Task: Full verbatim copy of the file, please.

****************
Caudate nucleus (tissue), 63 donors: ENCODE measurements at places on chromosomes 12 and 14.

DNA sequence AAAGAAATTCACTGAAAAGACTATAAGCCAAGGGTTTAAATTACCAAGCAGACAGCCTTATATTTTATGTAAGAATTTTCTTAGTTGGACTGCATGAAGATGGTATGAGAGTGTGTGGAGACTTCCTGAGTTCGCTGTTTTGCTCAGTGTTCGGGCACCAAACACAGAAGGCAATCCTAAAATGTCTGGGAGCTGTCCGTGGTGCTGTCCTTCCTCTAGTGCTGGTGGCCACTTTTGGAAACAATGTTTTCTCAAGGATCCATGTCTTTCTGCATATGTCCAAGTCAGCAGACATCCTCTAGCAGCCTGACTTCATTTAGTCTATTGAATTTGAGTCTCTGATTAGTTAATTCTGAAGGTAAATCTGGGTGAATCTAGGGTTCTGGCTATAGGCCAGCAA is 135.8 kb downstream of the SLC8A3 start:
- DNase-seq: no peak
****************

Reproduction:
Caudate nucleus (tissue), 63 donors: ENCODE measurements at places on chromosomes 12 and 14.

DNA sequence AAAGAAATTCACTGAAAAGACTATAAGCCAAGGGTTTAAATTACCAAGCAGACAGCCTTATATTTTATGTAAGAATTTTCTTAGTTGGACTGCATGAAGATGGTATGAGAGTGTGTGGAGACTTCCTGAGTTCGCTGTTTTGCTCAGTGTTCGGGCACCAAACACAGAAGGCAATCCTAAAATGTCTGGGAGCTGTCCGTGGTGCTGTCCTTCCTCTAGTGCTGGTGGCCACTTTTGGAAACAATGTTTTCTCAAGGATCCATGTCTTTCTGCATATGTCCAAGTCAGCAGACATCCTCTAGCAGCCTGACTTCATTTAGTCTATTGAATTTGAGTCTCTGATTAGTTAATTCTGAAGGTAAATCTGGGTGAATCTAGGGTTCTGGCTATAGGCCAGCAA is 135.8 kb downstream of the SLC8A3 start:
- DNase-seq: no peak